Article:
Also included in the email is the PDF file with all the puzzle materials to be solved on game day. Locked away by a password, my team was only able to read its contents for the very first time once the clock started counting down. In the first minute, after a quick but careful examination, I discovered that though the PDF file had roughly the same amount of pages as the last one, there were only five total apparatus visible, sharply contrasting the padlocks galore with "Endgame". So obviously, something dissimilar was at play here.
Early on, I was sensing danger; time was slipping away, and I hadn't gotten the slightest idea on how to start. There were bits and pieces of information I was able to work through, but my partner and I never managed to arrive at the final conclusion to make any significant impact or progress. So I took a hint in exchange for a time point penalty (same points system from previous game remains), and it moved things along quite nicely! All it took was a little mental catalyst!
Once the first collection of brainteasers were completed, I was overcome with how much growth Russ has displayed in puzzle writing. Whereas his last title mostly stuck with a one puzzle to one lock convention, the solutions in "Airlock" all require a multi-step analysis approach. You start with Puzzle A, solve it, arriving at Solution A. Then you take Solution A, implement that information to the next (Puzzle B), and the process repeats. After 2 or 3 steps, THEN you'll arrive at a final conclusion that unlocks one of the tabletop machineries. It even culminated to become a little... meta in the end! ;)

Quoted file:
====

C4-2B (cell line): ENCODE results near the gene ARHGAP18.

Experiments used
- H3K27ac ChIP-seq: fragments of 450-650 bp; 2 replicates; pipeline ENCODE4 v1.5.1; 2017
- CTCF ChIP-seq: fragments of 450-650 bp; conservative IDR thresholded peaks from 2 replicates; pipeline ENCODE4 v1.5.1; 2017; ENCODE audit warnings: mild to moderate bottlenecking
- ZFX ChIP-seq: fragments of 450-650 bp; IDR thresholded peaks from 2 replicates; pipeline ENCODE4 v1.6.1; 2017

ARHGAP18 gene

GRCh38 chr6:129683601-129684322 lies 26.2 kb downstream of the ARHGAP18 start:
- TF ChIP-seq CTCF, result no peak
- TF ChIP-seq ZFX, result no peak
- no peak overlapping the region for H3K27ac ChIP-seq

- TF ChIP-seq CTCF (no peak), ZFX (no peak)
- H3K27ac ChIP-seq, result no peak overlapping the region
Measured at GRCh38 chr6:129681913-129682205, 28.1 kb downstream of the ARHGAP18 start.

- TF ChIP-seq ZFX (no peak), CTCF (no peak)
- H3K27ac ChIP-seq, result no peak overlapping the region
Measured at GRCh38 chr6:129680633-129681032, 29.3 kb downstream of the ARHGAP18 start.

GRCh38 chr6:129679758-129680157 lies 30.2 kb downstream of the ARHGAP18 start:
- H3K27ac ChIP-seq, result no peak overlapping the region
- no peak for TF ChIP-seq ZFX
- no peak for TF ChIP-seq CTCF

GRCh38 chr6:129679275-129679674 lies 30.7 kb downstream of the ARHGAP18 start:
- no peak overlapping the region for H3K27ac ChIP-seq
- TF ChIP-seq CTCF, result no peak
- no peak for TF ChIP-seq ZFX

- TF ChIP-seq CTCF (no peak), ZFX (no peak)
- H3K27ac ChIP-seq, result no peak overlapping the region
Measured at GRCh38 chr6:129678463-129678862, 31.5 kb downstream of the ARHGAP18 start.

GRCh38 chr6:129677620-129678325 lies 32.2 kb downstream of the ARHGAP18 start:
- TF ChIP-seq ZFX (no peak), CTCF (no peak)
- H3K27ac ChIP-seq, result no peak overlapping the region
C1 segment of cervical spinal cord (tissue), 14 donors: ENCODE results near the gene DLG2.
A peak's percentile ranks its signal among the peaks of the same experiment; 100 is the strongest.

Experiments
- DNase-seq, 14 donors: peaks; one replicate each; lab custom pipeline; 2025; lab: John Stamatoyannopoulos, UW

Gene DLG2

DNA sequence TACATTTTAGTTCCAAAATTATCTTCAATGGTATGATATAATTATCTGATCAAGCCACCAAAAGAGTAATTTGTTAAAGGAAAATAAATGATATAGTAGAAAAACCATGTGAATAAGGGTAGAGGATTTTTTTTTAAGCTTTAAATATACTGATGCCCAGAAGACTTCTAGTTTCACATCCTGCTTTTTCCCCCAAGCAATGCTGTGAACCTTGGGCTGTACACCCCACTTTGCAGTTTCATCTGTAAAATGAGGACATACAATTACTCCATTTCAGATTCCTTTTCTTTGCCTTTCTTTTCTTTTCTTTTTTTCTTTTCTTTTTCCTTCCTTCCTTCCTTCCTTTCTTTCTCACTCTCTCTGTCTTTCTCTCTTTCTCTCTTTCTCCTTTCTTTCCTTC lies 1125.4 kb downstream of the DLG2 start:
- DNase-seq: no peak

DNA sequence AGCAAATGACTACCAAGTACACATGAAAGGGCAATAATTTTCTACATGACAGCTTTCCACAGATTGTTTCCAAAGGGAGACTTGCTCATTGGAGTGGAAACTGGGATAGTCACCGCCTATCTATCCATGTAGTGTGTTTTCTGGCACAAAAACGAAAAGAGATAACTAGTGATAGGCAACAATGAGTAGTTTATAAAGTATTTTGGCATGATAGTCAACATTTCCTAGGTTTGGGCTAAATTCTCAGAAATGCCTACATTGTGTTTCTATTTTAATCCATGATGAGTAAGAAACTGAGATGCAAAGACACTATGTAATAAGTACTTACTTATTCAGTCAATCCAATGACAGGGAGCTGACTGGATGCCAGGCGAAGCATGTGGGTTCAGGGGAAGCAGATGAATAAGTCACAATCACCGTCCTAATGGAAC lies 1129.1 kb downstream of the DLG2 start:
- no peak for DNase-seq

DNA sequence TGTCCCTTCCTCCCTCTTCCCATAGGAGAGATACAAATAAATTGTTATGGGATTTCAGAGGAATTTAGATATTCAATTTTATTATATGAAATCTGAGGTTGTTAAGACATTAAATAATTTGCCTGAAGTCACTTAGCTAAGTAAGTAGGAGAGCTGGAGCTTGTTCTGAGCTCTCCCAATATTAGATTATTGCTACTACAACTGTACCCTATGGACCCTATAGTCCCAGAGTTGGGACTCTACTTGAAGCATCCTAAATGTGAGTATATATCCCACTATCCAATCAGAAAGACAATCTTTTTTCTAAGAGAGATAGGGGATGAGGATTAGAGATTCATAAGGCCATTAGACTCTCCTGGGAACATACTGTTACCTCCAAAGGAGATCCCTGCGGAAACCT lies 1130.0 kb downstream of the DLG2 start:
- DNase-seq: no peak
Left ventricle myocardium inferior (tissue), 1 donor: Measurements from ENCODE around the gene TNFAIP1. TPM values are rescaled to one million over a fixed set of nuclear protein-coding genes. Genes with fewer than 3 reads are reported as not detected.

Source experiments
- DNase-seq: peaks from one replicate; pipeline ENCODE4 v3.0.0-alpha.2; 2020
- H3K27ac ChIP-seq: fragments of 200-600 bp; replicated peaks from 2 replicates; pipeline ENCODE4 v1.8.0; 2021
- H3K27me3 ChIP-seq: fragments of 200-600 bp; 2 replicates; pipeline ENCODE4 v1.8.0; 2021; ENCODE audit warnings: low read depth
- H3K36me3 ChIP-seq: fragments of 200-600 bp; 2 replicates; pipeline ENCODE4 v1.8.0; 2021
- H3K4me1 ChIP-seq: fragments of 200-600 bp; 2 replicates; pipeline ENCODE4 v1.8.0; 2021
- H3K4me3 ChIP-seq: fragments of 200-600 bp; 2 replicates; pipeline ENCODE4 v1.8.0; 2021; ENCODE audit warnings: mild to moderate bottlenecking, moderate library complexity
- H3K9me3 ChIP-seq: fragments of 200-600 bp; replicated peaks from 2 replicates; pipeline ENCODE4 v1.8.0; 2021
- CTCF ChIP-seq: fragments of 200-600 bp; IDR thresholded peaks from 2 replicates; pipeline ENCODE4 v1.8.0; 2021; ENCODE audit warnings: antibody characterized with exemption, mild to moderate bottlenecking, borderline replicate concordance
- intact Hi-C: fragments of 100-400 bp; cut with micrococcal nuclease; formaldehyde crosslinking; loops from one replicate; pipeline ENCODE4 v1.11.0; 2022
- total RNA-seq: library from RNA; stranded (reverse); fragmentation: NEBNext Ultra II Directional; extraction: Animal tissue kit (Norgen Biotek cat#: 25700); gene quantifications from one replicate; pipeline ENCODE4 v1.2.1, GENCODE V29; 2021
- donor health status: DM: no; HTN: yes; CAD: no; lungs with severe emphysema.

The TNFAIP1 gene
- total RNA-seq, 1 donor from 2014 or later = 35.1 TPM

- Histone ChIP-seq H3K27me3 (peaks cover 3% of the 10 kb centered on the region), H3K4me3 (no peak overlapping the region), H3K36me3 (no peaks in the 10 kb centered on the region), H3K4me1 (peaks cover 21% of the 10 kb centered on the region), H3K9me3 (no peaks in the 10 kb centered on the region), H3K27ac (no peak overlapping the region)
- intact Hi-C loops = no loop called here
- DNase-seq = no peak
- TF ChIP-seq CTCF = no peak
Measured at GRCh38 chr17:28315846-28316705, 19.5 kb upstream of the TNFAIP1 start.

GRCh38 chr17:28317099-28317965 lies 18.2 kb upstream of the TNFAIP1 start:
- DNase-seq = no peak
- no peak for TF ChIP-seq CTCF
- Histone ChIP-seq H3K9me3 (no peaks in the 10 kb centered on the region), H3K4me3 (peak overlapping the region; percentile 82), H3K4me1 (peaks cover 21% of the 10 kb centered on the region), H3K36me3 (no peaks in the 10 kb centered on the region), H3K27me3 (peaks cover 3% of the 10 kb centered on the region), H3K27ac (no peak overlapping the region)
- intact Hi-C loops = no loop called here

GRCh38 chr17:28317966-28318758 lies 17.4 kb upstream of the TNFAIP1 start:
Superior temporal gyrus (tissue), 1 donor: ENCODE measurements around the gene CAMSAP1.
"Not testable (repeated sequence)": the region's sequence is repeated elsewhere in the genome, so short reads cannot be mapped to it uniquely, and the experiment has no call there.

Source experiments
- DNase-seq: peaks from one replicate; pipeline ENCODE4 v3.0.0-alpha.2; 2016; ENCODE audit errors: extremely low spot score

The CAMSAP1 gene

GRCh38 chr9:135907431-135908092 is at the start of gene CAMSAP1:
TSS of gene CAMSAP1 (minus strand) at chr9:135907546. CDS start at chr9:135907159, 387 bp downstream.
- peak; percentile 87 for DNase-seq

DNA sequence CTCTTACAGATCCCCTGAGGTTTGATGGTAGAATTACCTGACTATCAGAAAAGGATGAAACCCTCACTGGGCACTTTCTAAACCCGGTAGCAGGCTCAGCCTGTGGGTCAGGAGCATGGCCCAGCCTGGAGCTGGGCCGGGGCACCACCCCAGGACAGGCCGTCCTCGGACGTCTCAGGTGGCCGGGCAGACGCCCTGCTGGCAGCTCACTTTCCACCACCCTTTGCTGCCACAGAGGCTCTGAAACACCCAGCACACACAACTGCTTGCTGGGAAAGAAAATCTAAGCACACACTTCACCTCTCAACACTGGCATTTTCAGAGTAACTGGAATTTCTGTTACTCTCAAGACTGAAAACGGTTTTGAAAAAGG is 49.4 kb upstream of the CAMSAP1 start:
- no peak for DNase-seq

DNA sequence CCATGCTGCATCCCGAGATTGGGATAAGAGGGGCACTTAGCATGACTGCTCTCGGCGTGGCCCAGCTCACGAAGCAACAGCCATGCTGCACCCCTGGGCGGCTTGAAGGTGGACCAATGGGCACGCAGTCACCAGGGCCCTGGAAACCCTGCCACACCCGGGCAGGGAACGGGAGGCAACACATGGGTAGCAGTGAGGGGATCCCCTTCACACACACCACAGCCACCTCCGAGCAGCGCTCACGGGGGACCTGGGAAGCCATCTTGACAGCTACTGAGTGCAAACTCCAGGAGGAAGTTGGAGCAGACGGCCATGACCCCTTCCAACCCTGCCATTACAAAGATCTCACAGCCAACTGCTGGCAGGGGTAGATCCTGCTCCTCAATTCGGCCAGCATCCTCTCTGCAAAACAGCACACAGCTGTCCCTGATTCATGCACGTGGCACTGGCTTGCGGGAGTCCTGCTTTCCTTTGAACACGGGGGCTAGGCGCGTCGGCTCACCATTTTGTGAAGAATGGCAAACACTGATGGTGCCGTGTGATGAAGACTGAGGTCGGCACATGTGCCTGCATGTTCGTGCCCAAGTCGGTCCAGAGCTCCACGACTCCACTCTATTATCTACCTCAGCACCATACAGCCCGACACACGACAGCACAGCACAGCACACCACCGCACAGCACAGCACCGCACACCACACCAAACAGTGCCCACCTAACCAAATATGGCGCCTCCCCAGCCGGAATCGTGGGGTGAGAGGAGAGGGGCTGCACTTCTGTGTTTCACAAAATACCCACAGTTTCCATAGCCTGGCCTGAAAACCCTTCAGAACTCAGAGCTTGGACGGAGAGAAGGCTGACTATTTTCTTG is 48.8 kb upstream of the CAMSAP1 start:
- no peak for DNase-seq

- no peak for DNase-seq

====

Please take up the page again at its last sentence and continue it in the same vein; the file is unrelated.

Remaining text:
Such a puzzle-solving journey takes longer, but it's less monotonous than opening many locks over and over, and it's most definitely more rewarding when you finally reach your destination--so I was living for it!
In addition, most puzzles contain elements that I either have not seen before, or have not seen enough, so the added challenge is extra satisfying. Finally, the "trick" the game design used to designate and signify which clues correspond to which puzzle box is quite clever in its simplicity, once again showcasing a maturation in puzzle writing.
My partner and I emerged victorious in our outer space rescue mission with roughly 13 minutes remaining, and even though we failed to reach the top 3 on the current leaderboard with 10 points, it was a blast.
Russell, man, how'd you get that awesome haircut during lockdown?
★ If you want the best score, it may be worth it to sacrifice some points for hints to quickly move things along.
★ However, points aren't everything. If you don't mind your ranking, 60 minutes is plenty of time to pace yourself with.
★ A huge hint was hidden in plain sight, visible when you first signed up... I barely noticed it now. Wow.
READY FOR FUN?
"Airlock" is available for booking HERE.
If you BOOK due to this blog, please give EscapeMattster.com a shout-out! ;)
ESCAPE MATTSTER 🙂